Exhibit explores black history in New Mexico

This story first appeared in the Albuquerque Journal. It can be viewed here.

ALBUQUERQUE, N.M. — One of New Mexico’s many calling cards, apart from green chile and hot air balloons, is its diversity. It’s one of only four states with a non-Hispanic white population of less than 50 percent.

But the history of the black community in New Mexico is still largely untold. A new exhibit at the African American Performing Arts Center aims to change that.

Annette Caine, executive director of the African American Performing Arts Center, said the exhibit – “African Heritage From Benin to Juneteenth” – will have a local touch as well.

“We have added the black artists guild, and they have their work that is also combined,” she said. “That is why we call it “From Benin to Juneteenth,” because it allows them to (contribute) their work, and these are all African-American artists.”

The artists from the guild are all local.

The exhibit explores the history of the black community, its origins and the path African-Americans took to get to the U.S. It also displays artifacts contributed by the African American Artists Guild, such as pottery and quilts, whose creation is inspired by that heritage and history.

Despite New Mexico’s diversity, the black population is small – 3.4 percent in 2015 for Bernalillo County, according to the U.S. Census Bureau.

Two members of the state Legislature – Rep. Jane Powdrell-Culbert, R-Corrales, and Democratic Rep. Sheryl Williams Stapleton, D-Albuquerque – are its only African-American members.

“Other than that, we don’t really have any other voice up in Santa Fe,” Caine said.

While the exhibit allows non-blacks in Albuquerque to learn about a different culture and demographic history, Caine said, there is even more importance in its potential to unite the black community around its complex history in the state.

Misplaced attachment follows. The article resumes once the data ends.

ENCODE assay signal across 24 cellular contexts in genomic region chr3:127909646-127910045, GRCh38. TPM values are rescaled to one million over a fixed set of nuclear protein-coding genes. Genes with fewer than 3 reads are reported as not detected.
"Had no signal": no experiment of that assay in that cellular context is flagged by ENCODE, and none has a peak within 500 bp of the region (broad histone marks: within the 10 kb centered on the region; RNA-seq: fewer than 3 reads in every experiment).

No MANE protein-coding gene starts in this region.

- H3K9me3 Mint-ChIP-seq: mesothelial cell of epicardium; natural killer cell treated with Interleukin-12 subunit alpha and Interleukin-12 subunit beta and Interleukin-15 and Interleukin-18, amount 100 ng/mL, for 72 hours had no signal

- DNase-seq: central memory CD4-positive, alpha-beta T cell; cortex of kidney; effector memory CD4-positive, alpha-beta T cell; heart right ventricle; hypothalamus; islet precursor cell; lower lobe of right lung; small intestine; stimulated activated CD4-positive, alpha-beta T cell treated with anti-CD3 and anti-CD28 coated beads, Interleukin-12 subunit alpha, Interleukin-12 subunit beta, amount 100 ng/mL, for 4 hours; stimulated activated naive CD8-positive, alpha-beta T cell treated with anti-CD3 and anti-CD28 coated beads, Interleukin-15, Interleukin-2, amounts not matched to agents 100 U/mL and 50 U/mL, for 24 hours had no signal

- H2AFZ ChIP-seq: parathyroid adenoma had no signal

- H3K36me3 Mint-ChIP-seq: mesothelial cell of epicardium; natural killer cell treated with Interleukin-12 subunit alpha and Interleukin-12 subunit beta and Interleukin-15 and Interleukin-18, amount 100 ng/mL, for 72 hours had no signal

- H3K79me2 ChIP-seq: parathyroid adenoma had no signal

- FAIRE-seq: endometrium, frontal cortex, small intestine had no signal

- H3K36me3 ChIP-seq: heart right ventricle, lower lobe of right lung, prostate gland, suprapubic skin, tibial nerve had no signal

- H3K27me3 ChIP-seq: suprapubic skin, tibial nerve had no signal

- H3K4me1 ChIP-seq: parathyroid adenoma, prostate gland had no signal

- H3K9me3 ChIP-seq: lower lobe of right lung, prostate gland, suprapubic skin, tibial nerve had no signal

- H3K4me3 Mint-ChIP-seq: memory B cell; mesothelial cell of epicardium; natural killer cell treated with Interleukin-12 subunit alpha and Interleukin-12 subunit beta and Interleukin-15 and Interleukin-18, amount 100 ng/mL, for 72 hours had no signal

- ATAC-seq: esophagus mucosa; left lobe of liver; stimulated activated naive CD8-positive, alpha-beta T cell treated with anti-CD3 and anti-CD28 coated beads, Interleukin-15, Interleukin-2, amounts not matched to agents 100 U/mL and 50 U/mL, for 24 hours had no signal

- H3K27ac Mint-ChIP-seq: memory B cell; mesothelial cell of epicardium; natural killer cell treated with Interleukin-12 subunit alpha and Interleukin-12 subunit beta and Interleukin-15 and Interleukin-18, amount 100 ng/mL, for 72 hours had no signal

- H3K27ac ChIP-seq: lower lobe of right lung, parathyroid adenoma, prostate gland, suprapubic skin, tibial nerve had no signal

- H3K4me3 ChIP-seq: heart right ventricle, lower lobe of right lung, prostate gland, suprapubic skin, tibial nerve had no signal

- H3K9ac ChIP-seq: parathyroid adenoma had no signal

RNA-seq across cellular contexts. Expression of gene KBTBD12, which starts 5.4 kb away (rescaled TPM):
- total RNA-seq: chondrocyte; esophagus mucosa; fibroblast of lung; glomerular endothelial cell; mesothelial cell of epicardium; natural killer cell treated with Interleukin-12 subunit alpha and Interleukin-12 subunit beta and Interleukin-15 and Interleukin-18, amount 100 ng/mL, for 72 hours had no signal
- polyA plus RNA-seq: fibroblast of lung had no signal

That history includes the story of Blackdom, a small town near Roswell that was the first African-American community in the New Mexico Territory, and Cathay Williams, a black woman who made herself resemble a man to serve in the military in the 1800s.

It’s little-known stories like these – as much a part of the state’s fabric as its pueblos, Route 66 and nuclear experiments – that Caine hopes attendees take stock of.

“Those are stories that we didn’t know about,” she said. “Even for some of us that are living here, we’re still learning some of the history.”

“It’s something that’s not really taught in schools. If we at the Performing Arts Center don’t continue it in our galleries, then our own kids will not understand it.”

On July 26, there will be a John Lewis Youth Jazz Piano Competition – named for the jazz pianist and composer who grew up in Albuquerque – open to all middle and high school students. There will be cash prizes for the first- and second-place winners, and the victor will perform at the annual John Lewis Celebration the next day.

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